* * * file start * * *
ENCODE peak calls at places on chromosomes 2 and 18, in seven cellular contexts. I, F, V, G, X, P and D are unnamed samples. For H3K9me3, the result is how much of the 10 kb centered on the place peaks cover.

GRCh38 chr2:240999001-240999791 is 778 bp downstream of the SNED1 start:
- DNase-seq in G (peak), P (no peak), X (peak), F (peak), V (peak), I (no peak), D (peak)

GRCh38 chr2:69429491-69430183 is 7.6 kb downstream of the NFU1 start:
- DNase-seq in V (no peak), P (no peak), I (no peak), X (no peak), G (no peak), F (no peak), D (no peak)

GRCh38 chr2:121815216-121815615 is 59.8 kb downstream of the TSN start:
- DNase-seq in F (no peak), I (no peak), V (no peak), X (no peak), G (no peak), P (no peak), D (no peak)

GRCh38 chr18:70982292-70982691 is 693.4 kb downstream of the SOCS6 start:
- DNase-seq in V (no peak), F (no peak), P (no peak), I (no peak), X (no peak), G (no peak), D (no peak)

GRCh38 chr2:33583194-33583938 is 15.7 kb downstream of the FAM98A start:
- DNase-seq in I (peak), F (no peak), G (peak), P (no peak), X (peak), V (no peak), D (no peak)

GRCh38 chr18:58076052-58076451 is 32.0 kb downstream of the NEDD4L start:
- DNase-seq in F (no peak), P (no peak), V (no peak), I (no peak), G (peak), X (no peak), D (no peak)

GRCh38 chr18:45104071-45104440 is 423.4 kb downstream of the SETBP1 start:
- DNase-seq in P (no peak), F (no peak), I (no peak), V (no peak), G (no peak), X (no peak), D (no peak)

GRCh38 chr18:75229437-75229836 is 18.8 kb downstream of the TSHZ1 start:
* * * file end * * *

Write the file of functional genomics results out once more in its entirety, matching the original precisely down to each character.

ENCODE peak calls at places on chromosomes 2 and 18, in seven cellular contexts. I, F, V, G, X, P and D are unnamed samples. For H3K9me3, the result is how much of the 10 kb centered on the place peaks cover.

GRCh38 chr2:240999001-240999791 is 778 bp downstream of the SNED1 start:
- DNase-seq in G (peak), P (no peak), X (peak), F (peak), V (peak), I (no peak), D (peak)

GRCh38 chr2:69429491-69430183 is 7.6 kb downstream of the NFU1 start:
- DNase-seq in V (no peak), P (no peak), I (no peak), X (no peak), G (no peak), F (no peak), D (no peak)

GRCh38 chr2:121815216-121815615 is 59.8 kb downstream of the TSN start:
- DNase-seq in F (no peak), I (no peak), V (no peak), X (no peak), G (no peak), P (no peak), D (no peak)

GRCh38 chr18:70982292-70982691 is 693.4 kb downstream of the SOCS6 start:
- DNase-seq in V (no peak), F (no peak), P (no peak), I (no peak), X (no peak), G (no peak), D (no peak)

GRCh38 chr2:33583194-33583938 is 15.7 kb downstream of the FAM98A start:
- DNase-seq in I (peak), F (no peak), G (peak), P (no peak), X (peak), V (no peak), D (no peak)

GRCh38 chr18:58076052-58076451 is 32.0 kb downstream of the NEDD4L start:
- DNase-seq in F (no peak), P (no peak), V (no peak), I (no peak), G (peak), X (no peak), D (no peak)

GRCh38 chr18:45104071-45104440 is 423.4 kb downstream of the SETBP1 start:
- DNase-seq in P (no peak), F (no peak), I (no peak), V (no peak), G (no peak), X (no peak), D (no peak)

GRCh38 chr18:75229437-75229836 is 18.8 kb downstream of the TSHZ1 start: